The question must be this: If after 10 years, countless lives lost, hundreds of billions spent, nothing is going right in Afghanistan, when is it time to change direction? This is the question the people of Freedom Square must help our government answer.

Saturday, October 08, 2011

The Darkness Approaches, A Light Shines Bright

Today in Afghanistan people feel an unnamable horror lurking just below the surface of their everyday lives. It has been described as a tension, a feeling of pressing apprehension, as if a breaking point is about to be breached. People wake each day with this feeling; it accompanies them through their dreams each night.

Driving through the streets of Kabul I watch people set about their business deliberately. There is little laughter, the absence of joy as palpable as the heavy brown dust swirling through the streets choking off the sun.

We turn down a pock marked dirt road. Reminded of a video game my son used to love, we swerve from side to side to miss as many obstacles as possible, including oncoming traffic of all varieties, crashing through spine-jarring potholes with regularity. We spot the large pink building behind a huge steel gate. The guard points to a door and tells us to call inside.

We have arrived at the New Learning Center, a school serving the children of Afghanistan. Founded and directed by Andeisha Farid, is a young Afghan woman, who was herself a displaced person during the Soviet war and grew up in refugee camps in Iran and Pakistan. Andeisha had one simple idea. If she could help one child, that child would return to her family and influence the family. In turn, the family would influence the village, the village would influence the province, the province would influence the country. This simple idea has turned into 11 orphanages, serving 700 children, and the New Learning Center, newly opened in May 2011.

The school curriculum teaches boys and girls grades 6 through 12. The school is a model of diversity, accepting children from every province in Afghanistan. About 50% of the children are truly orphans, the rest are from families struggling with dire poverty, conflict, displacement, or drug addiction (a new and significant problem for Afghans). Their parent’s let the children travel to Kabul so they have an opportunity to learn and an opportunity for a better life.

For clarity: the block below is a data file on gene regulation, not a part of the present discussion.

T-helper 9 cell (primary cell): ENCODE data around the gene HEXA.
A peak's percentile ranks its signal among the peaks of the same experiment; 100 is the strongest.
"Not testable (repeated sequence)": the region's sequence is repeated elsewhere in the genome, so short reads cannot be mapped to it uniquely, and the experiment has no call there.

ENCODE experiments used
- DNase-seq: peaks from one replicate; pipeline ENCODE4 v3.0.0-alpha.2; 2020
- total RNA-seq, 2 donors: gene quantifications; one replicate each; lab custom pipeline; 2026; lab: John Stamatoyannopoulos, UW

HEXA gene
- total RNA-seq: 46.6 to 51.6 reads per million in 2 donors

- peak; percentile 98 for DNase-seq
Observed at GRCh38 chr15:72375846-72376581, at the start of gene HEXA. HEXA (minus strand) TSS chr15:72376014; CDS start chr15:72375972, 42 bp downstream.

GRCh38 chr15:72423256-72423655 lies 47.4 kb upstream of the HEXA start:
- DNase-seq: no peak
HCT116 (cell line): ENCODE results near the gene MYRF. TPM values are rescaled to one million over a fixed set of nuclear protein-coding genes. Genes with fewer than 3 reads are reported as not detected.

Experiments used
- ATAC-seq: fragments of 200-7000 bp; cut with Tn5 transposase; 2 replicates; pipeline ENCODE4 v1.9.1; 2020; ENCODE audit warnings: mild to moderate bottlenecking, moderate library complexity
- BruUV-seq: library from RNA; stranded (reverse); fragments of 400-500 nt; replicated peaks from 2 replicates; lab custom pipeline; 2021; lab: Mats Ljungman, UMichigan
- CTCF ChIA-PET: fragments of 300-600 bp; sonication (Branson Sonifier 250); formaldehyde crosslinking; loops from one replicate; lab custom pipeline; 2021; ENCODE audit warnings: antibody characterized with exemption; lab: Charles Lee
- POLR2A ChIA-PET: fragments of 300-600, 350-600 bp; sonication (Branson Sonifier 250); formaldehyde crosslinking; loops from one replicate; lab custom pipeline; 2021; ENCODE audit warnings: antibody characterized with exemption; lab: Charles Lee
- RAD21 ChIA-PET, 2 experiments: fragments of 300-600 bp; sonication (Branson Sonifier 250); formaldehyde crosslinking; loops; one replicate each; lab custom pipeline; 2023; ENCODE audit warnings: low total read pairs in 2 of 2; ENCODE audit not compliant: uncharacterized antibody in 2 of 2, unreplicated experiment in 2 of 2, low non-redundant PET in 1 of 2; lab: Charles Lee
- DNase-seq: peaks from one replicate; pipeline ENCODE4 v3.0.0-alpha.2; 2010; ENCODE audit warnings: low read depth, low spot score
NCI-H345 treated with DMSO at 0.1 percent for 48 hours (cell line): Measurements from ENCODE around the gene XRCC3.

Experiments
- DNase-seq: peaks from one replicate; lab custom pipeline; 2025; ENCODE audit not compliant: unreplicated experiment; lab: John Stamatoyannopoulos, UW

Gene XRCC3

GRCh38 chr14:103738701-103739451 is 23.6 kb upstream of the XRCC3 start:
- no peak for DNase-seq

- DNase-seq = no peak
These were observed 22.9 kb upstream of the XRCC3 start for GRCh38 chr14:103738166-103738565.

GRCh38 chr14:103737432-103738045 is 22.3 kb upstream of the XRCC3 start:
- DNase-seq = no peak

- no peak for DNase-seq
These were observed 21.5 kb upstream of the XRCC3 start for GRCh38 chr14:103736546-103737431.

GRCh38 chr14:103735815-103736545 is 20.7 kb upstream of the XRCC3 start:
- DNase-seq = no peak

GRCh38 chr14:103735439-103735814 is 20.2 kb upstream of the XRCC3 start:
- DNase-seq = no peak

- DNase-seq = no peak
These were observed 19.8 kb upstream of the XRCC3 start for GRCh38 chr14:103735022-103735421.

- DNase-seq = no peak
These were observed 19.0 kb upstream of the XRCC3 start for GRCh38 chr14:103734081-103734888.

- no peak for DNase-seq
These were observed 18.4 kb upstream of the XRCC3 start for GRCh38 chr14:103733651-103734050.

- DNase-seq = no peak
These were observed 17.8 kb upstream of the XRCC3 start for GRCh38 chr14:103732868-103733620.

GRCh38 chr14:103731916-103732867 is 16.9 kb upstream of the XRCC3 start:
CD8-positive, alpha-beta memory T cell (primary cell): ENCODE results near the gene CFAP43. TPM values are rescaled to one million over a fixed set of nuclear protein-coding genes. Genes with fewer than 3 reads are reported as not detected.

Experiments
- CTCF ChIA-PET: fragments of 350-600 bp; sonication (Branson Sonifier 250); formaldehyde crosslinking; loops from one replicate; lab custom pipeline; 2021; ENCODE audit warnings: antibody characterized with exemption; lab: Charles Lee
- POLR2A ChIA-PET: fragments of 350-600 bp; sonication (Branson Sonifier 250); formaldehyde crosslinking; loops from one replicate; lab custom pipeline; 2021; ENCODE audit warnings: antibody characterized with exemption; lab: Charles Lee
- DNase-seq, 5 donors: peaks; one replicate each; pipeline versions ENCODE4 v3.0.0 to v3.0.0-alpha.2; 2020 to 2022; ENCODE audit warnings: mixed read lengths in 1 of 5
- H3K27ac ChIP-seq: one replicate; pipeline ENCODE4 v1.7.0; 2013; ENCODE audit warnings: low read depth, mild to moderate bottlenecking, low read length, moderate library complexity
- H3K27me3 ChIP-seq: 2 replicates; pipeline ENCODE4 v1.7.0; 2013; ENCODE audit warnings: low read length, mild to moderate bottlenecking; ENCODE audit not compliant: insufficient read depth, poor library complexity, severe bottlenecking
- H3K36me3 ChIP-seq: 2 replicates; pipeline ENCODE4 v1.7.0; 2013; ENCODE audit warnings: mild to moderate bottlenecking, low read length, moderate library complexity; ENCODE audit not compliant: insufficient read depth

Ian, an American working at the school (and in fact the only westerner working there), gives us an introduction to the Afghan Child Education and Care Organization (AFCECO) in the rose garden. We ask about the threat of terrorism. He says the most pressing problem is the current Afghan government, which has elements that oppose teaching girls that match the Taliban’s position. Recently the school had experienced a raid, prompted by rumors and innuendo in the community, by Parliamentarians and armed security men. When they were unable to substantiate the rumors they apologetically left the grounds and the school returned to teaching the children.
 In a land where ethnic diversity forms barriers and racism is rampant, where girls are 2nd class citizens at best, religion often teaches intolerance, and war has torn at the very fabric of life, the learning center is an oasis of peace, respect, understanding, and love. Walking through the center I am astounded by the polite, smiling children moving from class to class with enthusiasm and a sense of empowerment and pride I have not seen on the streets of Kabul.